Protect South Portland played an important role in mobilizing support for this ground breaking ordinance in the City of South Portland, Maine.
How did this happen?
“Bees, Bays and Backyards”, a committee of PSP, began exploring a possible pesticide ordinance in the spring of 2015. With the help of Beyond Pesticides, a national organization in Washington, and Friends of Casco Bay, a well-known local organization, we were able to bring to a City Council Workshop session a full scale presentation of the issues involved in the use of synthetic pesticides. Experts in the dangers that these substances pose to the health of humans and wildlife were also able to outline solutions to these threats. Special attention was paid to the importance of protecting the many pollinators, the bees and butterflies, who make our planet fruitful. The Council unanimously got behind the proposal to explore an ordinance that would address this issue. Their first act was to appoint a three-person staff committee to carry out this task.
People Power at the root of what we do
promoted attendance at City Council meetings
publicized workshops for landscape professionals
wrote letters to the editors of local papers
collaborated with beekeepers and organic gardeners
were joined in our efforts by like-minded citizens of neighboring cities and towns
The Final Ordinance: An Adventure in Education
Based on the principle “first do no harm”, South Portland’s ordinance carries no penalties for non-conformance but relies on the good will and good sense of an informed citizenry. As a consequence the ordinance is rooted in the belief that a rich and widely distributed educational program will be of far greater use in the long run.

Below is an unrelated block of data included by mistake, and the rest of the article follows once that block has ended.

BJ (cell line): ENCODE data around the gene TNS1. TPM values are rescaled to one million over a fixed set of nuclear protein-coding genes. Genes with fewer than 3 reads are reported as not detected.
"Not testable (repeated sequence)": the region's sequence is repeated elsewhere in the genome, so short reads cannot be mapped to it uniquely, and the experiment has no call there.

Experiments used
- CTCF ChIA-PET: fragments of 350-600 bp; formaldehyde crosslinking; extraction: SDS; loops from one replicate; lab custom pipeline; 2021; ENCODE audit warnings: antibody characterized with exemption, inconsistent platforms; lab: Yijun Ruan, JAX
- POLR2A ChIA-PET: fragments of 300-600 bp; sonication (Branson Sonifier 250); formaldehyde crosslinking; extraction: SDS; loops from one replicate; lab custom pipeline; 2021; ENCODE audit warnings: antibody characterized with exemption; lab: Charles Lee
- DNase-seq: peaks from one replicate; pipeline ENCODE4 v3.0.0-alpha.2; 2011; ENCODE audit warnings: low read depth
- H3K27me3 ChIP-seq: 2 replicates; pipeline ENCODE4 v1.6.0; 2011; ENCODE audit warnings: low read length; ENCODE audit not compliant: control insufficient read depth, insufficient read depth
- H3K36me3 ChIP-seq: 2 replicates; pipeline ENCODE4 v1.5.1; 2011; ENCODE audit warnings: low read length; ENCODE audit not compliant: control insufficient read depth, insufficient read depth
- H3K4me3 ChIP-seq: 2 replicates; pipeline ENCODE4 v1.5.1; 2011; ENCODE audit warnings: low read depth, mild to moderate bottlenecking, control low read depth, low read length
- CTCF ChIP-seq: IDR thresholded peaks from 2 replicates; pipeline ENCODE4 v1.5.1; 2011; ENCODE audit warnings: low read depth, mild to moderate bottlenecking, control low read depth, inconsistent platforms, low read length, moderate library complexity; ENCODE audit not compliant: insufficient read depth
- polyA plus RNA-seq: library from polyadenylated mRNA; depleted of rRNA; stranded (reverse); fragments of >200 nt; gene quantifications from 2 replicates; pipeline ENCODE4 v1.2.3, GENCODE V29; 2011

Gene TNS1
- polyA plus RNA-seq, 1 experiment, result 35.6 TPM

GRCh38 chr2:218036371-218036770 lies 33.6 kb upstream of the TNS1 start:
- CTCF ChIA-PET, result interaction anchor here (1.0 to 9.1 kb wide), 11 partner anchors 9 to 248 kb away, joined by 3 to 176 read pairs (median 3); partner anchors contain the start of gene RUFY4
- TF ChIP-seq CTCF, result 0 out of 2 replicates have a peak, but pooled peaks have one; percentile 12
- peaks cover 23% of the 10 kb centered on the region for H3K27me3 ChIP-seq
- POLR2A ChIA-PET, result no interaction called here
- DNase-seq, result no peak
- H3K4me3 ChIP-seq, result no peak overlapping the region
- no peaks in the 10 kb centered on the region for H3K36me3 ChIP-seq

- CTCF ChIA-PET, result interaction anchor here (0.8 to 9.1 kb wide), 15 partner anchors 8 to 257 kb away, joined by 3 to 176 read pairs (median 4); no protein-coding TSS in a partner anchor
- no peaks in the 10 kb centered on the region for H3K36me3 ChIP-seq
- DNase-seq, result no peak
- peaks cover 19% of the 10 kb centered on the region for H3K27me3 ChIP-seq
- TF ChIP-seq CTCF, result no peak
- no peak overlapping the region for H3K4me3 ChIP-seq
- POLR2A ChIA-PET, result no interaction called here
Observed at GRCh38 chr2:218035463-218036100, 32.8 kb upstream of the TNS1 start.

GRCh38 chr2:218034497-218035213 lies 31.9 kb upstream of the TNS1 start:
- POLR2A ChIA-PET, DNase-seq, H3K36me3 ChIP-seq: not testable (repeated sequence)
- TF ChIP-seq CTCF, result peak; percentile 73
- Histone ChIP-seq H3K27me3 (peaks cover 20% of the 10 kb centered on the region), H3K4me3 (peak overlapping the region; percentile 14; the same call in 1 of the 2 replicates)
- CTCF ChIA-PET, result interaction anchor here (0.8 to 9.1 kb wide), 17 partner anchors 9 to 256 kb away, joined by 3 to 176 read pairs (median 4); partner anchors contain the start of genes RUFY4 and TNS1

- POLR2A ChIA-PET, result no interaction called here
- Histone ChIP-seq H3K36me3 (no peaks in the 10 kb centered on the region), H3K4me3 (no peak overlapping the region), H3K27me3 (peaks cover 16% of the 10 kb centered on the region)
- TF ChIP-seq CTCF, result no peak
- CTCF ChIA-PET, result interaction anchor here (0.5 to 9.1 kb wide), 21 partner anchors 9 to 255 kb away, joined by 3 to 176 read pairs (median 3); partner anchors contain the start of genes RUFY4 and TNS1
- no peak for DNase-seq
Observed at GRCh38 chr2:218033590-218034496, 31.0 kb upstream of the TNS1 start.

For more information about the Ordinance and how to grow a healthy yard and garden, visit:
South Portland gets Grant for Demonstration of Organic Lawn Care
To help educate our residents on our pesticide ordinance and organic lawn care, South Portland has entered into a partnership with Stonyfield Organic to create a natural turf demonstration area at Bug Light Park.
South Portland has the honor of being the first city chosen to receive a $5,000 grant to be used towards purchasing organic inputs or landscaping equipment needed for organic management.
On September 29 Stonyfield Organic held a “field day” at the park with educational booths, food and entertainment. Stonyfield will also underwrite the cost of two experts from Osborne Organics and Beyond Pesticides to manage the project.
Goats Clearing Invasives
To comply with the South Portland’s Pesticide Ordinance the City’s Parks and Water Resource Departments partnered with the Pesticide Management Advisory Committee, (PMAC) and brought in a herd of 8 goats to eat invasive Japanese knotweed and bittersweet that had taken over Yerxa Park, a one acre underutilized park off the Greenbelt in South Portland.
Using the goats rather than the usual applications of pesticides to kill the invasives is in line with the city's sustainability objectives as well as being economical. The cost of $600 to rent the goats for one week is being funded as part of the $15,000 awarded from the Community Development Block Grant Program to rehabilitate the park.
Following the goats clearing this past September, heavy landscaping cloth will be placed over the area for about 2 years to complete the destruction of the invasives. After that is completed, further work on the park will include creating a trail, establishing native plantings and placing interpretive educational signs and additional benches.
PMAC is using this park as a demonstration project as part of their mandate under the Pesticide Ordinance to provide educational outreach to show citizens alternatives to a reliance on synthetic pesticides which are banned under the Pesticide Ordinance excepting for health and safety reasons.
The goats are owned by Scapegoats, a business from Kennebunk. The charismatic, adorable goats developed a following, with many people coming several times a day to watch them perform their work. See more about the goats at Grow Healthy South Portland.